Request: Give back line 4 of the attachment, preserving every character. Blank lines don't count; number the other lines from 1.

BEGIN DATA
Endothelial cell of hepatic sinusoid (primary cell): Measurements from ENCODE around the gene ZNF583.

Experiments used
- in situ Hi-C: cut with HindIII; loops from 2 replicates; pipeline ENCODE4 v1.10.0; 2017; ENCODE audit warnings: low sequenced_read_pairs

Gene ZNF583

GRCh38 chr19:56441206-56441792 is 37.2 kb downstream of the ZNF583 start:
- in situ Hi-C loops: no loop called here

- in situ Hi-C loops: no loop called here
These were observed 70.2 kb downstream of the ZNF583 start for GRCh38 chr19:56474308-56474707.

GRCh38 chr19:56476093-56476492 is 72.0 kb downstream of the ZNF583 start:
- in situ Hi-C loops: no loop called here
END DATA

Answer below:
Gene ZNF583